If you're teaching someone how to canoe or kayak, you might explain the J stroke and feathering, and take some time to practice before you go out on a river or lake. You might go over the importance of wearing a life vest. You'll probably discuss how to move in a canoe to reduce the risk of capsizing, and how to re-right it and get back in if it does capsize. But if they do capsize, will you keep instructing them on the J stroke in that moment? No! You help the right the canoe.
I've been thinking about this and emotional/mental health, because sometimes we see people in our daily lives (or in our social media networks) who are sad, grieving, depressed, anxious, or otherwise in a crisis and we do things like telling them about J strokes and life vests when what they need at the moment is help getting out of the water and maybe a nice warm blanket so that they can dry off. Knowing the J stroke may help keep ya from capsizing your canoe, but it does no good once you're flipped and freezing cold.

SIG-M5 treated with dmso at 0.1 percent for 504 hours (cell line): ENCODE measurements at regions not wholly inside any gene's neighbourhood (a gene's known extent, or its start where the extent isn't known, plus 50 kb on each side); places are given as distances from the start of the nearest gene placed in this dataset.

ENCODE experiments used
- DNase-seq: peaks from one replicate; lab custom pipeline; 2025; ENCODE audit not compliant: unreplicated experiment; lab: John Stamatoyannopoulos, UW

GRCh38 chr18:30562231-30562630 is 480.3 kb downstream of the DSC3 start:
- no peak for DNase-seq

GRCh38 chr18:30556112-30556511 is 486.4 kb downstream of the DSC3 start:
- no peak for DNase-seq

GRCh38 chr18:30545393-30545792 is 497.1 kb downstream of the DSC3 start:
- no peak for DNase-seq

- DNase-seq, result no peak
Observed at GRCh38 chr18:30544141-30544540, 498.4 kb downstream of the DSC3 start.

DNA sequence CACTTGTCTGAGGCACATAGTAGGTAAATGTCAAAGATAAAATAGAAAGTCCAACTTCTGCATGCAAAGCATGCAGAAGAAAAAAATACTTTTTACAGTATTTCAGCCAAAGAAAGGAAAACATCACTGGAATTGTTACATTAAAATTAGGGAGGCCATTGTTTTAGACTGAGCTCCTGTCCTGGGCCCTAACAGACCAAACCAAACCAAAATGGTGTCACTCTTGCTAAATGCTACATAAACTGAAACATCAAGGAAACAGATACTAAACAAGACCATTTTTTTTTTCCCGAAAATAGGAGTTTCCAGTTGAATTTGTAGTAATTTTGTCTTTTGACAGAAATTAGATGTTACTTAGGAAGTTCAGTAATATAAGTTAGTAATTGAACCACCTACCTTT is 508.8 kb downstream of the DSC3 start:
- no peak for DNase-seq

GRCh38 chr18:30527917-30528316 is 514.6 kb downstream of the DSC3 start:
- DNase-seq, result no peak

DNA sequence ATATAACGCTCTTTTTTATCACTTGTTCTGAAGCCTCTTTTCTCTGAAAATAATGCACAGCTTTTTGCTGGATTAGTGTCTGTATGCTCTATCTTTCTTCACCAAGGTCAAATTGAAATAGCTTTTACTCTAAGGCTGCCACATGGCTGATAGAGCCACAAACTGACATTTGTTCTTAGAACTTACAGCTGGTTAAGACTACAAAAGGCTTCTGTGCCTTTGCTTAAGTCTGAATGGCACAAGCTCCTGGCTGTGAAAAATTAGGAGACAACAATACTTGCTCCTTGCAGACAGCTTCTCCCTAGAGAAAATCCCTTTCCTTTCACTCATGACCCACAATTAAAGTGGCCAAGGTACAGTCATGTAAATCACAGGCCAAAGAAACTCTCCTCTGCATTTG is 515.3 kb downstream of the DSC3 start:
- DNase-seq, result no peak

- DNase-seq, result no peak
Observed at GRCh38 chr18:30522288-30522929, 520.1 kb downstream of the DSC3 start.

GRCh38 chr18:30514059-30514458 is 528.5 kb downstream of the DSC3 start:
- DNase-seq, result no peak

It's something I (april) been thinking about after a friend was in crisis recently. I’m trying to weigh my words if I *have* to speak, and weighing if maybe it would be better to just be with the person in silence. Maybe we don't have to speak as much as we think we do. Maybe most of us have the knowledge of the truth that we need, and living it is the problem—or maybe, just maybe, there are bumps in the road from which no amount of knowledge can completely protect us.
So, when choosing what to say or do, let's ask ourselves: am I helping them right their canoe?
If you want to know one way to right a capsized canoe, check out this Boys Life Magazine article.
If you want more information on how to provide Mental Health First Aid, look for trainings on their website. Some areas may offer them for free--Los Angeles County Department of Mental Health used to (and may still) offer classes for free to churches, schools, or other groups that had at least 15 participants.
If you want to learn more about the difference between empathy and trying to fix someone, this short animated video narrrated by Brene Brown is good.